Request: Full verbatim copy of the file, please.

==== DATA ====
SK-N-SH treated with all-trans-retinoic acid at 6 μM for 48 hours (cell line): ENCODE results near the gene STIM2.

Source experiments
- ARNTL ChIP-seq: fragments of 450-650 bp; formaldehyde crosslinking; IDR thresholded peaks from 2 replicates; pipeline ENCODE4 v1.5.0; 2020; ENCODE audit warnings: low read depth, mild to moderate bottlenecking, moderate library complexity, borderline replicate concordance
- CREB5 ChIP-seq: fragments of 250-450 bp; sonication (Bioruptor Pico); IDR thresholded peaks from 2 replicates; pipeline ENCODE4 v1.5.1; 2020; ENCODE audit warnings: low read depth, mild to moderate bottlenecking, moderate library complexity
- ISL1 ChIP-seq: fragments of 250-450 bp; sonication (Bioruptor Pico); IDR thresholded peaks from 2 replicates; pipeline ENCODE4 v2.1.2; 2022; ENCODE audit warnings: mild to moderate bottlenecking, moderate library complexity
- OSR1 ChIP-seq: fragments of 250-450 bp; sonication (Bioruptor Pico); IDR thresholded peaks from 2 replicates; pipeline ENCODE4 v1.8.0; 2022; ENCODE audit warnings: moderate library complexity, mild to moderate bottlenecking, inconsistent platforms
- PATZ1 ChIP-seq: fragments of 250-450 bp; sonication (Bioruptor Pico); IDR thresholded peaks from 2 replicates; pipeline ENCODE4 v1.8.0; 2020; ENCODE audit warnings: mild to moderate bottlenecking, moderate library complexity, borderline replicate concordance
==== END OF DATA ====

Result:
SK-N-SH treated with all-trans-retinoic acid at 6 μM for 48 hours (cell line): ENCODE results near the gene STIM2.

Source experiments
- ARNTL ChIP-seq: fragments of 450-650 bp; formaldehyde crosslinking; IDR thresholded peaks from 2 replicates; pipeline ENCODE4 v1.5.0; 2020; ENCODE audit warnings: low read depth, mild to moderate bottlenecking, moderate library complexity, borderline replicate concordance
- CREB5 ChIP-seq: fragments of 250-450 bp; sonication (Bioruptor Pico); IDR thresholded peaks from 2 replicates; pipeline ENCODE4 v1.5.1; 2020; ENCODE audit warnings: low read depth, mild to moderate bottlenecking, moderate library complexity
- ISL1 ChIP-seq: fragments of 250-450 bp; sonication (Bioruptor Pico); IDR thresholded peaks from 2 replicates; pipeline ENCODE4 v2.1.2; 2022; ENCODE audit warnings: mild to moderate bottlenecking, moderate library complexity
- OSR1 ChIP-seq: fragments of 250-450 bp; sonication (Bioruptor Pico); IDR thresholded peaks from 2 replicates; pipeline ENCODE4 v1.8.0; 2022; ENCODE audit warnings: moderate library complexity, mild to moderate bottlenecking, inconsistent platforms
- PATZ1 ChIP-seq: fragments of 250-450 bp; sonication (Bioruptor Pico); IDR thresholded peaks from 2 replicates; pipeline ENCODE4 v1.8.0; 2020; ENCODE audit warnings: mild to moderate bottlenecking, moderate library complexity, borderline replicate concordance